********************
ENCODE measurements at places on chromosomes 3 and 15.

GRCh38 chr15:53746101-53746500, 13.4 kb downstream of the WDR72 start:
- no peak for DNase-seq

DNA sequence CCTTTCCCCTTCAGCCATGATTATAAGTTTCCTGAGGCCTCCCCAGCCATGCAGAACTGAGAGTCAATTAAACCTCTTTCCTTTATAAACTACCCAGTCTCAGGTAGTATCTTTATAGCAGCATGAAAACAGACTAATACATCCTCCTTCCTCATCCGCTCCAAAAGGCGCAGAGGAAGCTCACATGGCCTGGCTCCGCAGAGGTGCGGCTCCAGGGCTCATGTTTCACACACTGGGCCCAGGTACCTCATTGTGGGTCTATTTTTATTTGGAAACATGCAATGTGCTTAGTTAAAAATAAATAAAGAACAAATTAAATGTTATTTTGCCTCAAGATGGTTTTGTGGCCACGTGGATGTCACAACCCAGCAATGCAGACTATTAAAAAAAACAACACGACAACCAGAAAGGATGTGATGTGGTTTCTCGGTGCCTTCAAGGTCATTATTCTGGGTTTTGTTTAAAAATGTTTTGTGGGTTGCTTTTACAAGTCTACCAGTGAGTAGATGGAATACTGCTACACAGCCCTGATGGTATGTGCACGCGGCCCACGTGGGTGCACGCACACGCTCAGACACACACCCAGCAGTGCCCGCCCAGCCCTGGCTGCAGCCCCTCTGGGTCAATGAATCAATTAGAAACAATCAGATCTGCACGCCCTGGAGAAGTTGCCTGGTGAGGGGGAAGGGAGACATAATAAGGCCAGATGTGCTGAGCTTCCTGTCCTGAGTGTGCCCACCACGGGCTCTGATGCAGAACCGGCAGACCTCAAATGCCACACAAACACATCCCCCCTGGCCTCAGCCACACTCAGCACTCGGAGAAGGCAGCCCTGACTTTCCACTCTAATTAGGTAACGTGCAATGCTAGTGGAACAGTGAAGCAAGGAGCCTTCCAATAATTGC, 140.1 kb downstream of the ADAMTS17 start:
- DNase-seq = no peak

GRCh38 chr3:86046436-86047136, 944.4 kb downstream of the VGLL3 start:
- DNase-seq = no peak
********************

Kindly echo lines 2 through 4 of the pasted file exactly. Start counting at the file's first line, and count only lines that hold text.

GRCh38 chr15:53746101-53746500, 13.4 kb downstream of the WDR72 start:
- no peak for DNase-seq

DNA sequence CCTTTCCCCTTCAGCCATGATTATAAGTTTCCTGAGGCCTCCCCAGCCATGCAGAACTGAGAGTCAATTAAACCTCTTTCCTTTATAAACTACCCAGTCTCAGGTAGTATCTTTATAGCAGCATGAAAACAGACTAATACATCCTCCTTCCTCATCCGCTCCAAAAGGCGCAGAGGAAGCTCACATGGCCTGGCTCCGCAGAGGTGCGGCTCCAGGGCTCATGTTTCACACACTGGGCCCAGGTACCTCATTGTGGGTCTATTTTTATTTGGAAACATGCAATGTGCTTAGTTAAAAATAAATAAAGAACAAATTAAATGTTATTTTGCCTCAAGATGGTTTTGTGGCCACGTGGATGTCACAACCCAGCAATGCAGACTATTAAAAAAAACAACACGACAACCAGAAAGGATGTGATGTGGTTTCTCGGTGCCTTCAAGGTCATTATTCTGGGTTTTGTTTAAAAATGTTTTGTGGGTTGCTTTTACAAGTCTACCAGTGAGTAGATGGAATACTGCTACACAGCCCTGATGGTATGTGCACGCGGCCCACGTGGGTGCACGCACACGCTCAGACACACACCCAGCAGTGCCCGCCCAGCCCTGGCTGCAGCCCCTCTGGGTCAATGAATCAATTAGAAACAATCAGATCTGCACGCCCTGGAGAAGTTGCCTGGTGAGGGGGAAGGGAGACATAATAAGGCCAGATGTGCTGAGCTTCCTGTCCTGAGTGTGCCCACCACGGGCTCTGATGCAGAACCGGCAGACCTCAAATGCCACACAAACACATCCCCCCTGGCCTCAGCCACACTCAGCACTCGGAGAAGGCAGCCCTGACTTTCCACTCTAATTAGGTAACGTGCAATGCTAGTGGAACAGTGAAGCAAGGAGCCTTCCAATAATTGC, 140.1 kb downstream of the ADAMTS17 start: